More serious than being wrong in law, this position of declaring traditional marriage unconstitutional and illegal is, in our view, very insulting.
Would the Supreme Court of Canada which, unlike lower courts, is under increasing public scrutiny, really want to be associated with the view that the traditional marriage arrangements of millions of Canadians constitute some kind of act of discrimination? That is now, we are told, the position of the Minister of Justice, that people who happen to believe that being married is different than just being any two people and that they are somehow involved in some kind of conspiracy of inequality or, as the member for Vancouver Centre, the former multiculturalism minister, has stated, traditional marriage is equivalent basically to denying public services based on race. It is something like race-based washrooms or golf clubs which exclude members of certain ethnic groups.
That is a long way from what the justice minister was telling the House in 1999 when we addressed this issue and this motion. The then justice minister, now the health minister, said the following:
We on this side agree that the institution of marriage is a central and important institution in the lives of many Canadians. It plays an important part in all societies worldwide.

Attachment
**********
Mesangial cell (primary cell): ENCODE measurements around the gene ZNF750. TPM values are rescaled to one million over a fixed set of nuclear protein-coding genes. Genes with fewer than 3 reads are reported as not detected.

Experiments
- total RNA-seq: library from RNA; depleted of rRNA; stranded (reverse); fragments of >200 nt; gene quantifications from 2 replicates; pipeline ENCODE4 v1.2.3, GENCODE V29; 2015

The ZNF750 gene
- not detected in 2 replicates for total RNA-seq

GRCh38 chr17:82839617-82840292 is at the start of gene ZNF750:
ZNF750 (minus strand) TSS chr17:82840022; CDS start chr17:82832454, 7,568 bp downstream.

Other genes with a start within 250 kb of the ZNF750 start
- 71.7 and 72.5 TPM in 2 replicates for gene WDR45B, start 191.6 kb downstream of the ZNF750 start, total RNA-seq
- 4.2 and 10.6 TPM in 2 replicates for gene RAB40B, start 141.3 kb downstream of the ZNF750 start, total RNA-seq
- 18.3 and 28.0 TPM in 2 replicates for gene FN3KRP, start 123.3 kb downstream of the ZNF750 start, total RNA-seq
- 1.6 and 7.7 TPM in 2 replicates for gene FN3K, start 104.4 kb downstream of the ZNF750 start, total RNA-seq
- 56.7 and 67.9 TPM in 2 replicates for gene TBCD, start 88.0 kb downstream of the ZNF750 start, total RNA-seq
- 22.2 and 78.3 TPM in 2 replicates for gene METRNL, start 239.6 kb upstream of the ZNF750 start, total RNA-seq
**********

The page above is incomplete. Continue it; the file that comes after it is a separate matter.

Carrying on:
She went on to say that the government would never consider making such a change to the definition of marriage.
Unfortunately for the Liberals, the view that being for traditional marriage is analogous to some kind of racist or ethnocentric agenda is, unfortunately, not just a slur in this case against political opponents, as they are all too willing to do. It is an attack on the traditional beliefs of every single culture and faith that has come to this country.
Whether we are talking about Britain, France, Europe, China, India, Asia or Africa, just name it, all of us came here to build a future that would respect the values and traditions of our ancestors and build a future for our children and families. One of those things was based on our traditional institutions like marriage. For the Liberals or anyone in the Liberal Party to equate the traditional definition of marriage with segregation and apartheid is vile and disgusting, and a position that has no place--